Belarus sanctions: what reasons for the blockade?
Conflict in the EU persists over sanctions against Minsk in light of the human rights violations in Belarus. While the list of those whose accounts have been blocked and who have been banned from entering the EU now comprises 40 people, Cyprus is blocking the unanimous decision necessary to put the sanctions into effect. Observers speculate about the reasons for the veto and for the lax reactions on the part of Berlin and Brussels.
Moscow's tentacles reach a long way
Russia could have a hand in this, Lietuvos rytas suggests:
“Lukashenka, who was only too happy to fall into Russia's arms, is showing the West that he is taking neither the peaceful demands for his resignation nor the threats of sanctions seriously. And the dictator has good reasons for that. ... Brussels can't even punish the few dozen or so members of government by banning them from entering the EU and freezing their assets here. The official reason is Cyprus, which is using its veto powers with the euphoric support of Turkey's adversary Greece as long as the EU fails to take action against Ankara. It can't be ruled out that Russia is putting pressure on Greece, and particularly on Cyprus, to block sanctions against Belarus.”
Gazeta Wyborcza criticises Berlin's passivity:
“Germany, which has held the EU Council Presidency since July, and thus the possibility to convene summits and set the agenda, is contributing to Russia's advantageous situation. ... High-ranking representatives of the Russian government claim that Navalny may have been poisoned outside Russia. And according to Le Monde, French President Emmanuel Macron was told by Putin that Navalny may have taken the Novichok himself. And Germany? No reaction. Equally incomprehensible is that Germany was unable to convince tiny Cyprus to accept symbolic sanctions against Lukashenka's people. ... Unless, that is, this blockade plays right into Berlin's hands.”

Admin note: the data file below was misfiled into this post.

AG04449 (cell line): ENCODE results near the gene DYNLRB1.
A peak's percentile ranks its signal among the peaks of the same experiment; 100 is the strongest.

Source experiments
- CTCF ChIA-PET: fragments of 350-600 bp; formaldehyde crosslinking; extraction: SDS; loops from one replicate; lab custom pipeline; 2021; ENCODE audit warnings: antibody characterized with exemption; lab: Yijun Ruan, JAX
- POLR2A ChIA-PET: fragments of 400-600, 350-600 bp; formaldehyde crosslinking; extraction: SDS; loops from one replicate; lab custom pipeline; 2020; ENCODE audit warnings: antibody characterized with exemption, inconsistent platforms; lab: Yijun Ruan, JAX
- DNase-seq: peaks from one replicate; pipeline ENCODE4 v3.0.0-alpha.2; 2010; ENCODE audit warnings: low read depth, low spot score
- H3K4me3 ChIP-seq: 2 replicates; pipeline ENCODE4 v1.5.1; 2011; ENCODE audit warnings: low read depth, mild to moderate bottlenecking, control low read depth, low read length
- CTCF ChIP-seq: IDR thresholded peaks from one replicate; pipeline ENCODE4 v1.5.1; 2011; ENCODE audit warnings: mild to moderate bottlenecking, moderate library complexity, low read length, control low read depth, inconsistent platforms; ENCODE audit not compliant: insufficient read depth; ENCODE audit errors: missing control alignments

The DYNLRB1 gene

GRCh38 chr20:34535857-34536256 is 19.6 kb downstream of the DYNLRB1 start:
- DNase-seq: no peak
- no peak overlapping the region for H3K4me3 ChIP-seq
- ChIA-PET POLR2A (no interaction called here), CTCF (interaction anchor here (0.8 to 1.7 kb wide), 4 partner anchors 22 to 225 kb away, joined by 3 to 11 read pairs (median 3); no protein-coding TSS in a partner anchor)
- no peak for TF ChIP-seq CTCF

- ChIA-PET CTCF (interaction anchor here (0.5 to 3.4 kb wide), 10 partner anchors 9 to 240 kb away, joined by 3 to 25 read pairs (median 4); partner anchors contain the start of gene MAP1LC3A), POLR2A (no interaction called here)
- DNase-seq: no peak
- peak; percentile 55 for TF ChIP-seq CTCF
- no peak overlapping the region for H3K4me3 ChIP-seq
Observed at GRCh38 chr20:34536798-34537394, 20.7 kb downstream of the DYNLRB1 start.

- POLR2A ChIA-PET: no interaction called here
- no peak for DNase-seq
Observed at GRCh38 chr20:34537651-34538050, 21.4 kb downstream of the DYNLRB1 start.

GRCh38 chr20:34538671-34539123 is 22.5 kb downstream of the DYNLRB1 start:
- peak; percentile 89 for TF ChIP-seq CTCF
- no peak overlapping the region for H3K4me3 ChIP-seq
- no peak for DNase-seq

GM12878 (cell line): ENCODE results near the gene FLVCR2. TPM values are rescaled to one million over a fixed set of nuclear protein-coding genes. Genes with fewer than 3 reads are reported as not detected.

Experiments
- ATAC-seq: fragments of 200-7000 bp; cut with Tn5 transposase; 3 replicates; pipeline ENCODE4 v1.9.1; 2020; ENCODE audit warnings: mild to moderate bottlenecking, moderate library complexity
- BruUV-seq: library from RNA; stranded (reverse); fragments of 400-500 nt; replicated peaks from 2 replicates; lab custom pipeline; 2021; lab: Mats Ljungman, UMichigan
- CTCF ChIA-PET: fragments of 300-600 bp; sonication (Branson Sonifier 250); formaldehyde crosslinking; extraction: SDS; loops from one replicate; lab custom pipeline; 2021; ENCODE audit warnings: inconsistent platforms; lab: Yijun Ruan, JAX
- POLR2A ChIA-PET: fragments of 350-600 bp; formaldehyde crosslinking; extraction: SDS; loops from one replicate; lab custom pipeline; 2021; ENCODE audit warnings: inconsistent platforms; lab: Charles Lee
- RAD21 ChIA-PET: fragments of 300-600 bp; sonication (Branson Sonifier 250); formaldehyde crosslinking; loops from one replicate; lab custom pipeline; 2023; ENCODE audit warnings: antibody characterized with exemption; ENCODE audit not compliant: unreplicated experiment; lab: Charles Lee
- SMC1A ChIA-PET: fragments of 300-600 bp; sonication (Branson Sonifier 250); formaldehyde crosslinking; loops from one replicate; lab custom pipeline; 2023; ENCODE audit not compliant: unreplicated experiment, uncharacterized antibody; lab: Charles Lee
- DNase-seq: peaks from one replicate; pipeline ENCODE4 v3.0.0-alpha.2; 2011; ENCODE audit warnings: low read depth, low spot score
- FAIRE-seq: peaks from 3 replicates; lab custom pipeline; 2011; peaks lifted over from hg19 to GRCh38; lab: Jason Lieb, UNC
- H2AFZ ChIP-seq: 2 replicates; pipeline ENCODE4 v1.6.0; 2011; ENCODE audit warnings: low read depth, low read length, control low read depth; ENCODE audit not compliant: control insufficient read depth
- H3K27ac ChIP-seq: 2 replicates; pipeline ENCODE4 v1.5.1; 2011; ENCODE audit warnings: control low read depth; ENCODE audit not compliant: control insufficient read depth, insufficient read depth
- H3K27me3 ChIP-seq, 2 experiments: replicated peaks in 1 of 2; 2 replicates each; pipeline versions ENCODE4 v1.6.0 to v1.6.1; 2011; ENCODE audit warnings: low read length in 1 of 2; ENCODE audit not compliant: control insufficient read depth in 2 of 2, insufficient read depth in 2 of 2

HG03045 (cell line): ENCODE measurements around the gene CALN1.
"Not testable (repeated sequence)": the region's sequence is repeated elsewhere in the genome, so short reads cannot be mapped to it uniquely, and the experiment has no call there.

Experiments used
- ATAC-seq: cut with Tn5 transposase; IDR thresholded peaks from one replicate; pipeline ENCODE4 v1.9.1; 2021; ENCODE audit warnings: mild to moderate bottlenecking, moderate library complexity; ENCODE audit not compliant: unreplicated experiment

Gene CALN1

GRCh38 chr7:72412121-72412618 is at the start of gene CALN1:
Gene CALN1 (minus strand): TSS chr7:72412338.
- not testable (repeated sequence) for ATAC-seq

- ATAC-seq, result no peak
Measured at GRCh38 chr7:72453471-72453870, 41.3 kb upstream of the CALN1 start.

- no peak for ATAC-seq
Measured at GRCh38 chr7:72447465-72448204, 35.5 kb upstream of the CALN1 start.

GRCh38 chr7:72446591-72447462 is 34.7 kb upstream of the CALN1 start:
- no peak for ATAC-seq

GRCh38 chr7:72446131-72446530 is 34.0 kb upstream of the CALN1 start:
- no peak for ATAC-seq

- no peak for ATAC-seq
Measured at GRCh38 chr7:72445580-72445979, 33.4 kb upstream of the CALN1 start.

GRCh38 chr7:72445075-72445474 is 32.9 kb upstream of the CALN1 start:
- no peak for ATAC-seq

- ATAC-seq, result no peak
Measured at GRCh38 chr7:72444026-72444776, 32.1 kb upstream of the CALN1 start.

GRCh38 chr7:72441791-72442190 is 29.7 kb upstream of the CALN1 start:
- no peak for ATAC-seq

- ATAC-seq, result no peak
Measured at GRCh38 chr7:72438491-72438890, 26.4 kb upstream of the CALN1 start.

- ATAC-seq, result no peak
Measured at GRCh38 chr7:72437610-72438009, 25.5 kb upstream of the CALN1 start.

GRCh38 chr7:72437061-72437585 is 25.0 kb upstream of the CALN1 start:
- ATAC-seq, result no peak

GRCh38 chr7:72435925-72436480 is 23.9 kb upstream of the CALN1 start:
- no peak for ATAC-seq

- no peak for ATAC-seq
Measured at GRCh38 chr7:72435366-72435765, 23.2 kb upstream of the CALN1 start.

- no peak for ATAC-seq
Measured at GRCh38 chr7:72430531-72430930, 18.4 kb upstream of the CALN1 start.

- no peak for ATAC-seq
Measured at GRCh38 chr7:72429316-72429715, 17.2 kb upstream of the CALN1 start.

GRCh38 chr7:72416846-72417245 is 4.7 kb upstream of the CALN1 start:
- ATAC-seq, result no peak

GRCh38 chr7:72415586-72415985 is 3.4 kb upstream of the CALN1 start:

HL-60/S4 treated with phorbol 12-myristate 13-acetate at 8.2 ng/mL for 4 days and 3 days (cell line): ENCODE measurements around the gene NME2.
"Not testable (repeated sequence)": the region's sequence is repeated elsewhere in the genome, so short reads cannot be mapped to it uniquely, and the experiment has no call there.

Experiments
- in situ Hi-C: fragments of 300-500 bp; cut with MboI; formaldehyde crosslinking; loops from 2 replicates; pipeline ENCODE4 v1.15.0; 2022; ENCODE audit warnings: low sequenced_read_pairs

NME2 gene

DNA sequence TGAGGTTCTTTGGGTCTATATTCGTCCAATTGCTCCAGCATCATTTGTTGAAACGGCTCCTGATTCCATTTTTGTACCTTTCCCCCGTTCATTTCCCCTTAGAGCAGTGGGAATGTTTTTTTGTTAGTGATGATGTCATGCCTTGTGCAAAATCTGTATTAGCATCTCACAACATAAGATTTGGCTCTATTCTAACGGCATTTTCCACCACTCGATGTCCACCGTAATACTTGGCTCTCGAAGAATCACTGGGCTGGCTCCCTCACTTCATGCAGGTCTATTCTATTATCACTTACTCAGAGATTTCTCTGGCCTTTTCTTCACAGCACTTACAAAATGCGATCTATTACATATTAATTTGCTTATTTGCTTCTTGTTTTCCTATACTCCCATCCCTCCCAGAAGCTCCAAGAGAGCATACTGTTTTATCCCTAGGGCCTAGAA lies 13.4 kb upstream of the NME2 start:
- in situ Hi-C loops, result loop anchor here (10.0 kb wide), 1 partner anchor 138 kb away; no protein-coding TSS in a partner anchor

Do you not want to see what's going on?
Columnist Şener Levent addresses the EU and its High Representative for Foreign Affairs and Security Policy Josep Borrell directly in Politis:
“There is no democracy in Turkey anymore. The whole country is completely under Erdoğan's control. The power of both the judiciary and the media have been destroyed. The prisons are full to bursting. Members of parliament and mayors of the HDP, who were elected to office, have been in prison for years. Writers, academics, journalists, artists and lawyers are also in jail. Is it that you see the situation in Belarus, but not in Turkey? Do you also see Bashar al-Assad? And don't you see that Erdoğan has gone far further than Assad with his dictatorship?”
EU applying double standards
Phileleftheros defends Nicosia's position and criticises the other EU countries:
“The credibility of the EU is supposed to be at stake if it doesn't take action against the third country Belarus. But apparently it's not at stake if no action is taken against Turkey, which is a candidate for EU membership and is intervening militarily in a country that is a member state. No one talks about the fact that the majority of member states are trying to block sanctions against Turkey. ... Cyprus approves of the sanctions against Belarus in principle, but is also stating the obvious: if sanctions are imposed on Belarus, they must also be imposed on Turkey.”
Cyprus also harming its own interests
Cyprus is being silly, the Frankfurter Allgemeine Zeitung complains:
“The Cypriot government gives the impression that the EU is blocked in terms of foreign policy. Turkey will see this as encouragement to be even more ruthless in the gas conflict. After all, little Cyprus can only protect its interests vis-à-vis the much larger Turkey if it has a truly capable EU at its side. Or is the Cypriot resistance directly related to Belarus? For many years, the Mediterranean island has been doing business as a transit point for all kinds of murky assets from post-Soviet oligarchs and politicians. Is there also money there belonging to Belarusian officials who figure on the EU sanctions list?”
This is why von der Leyen is right
That's blackmail, La Stampa complains:
“Svetlana Tikhanovskaya arrived in Brussels Monday morning to ask the EU for more support in her struggle against the regime of Alexander Lukashenka. ... But the 27 foreign ministers were unable to achieve the unanimity required to implement the announced sanctions against those involved in the torture and the organisation of the August 9 elections. Cyprus, protesting the lack of sanctions against Turkey, is holding hostage the list of 40 figures who are to be targeted. This is a kind of blackmail that comes just a few days after Ursula von der Leyen's call to abolish unanimity in foreign policy decisions on the subject of sanctions.”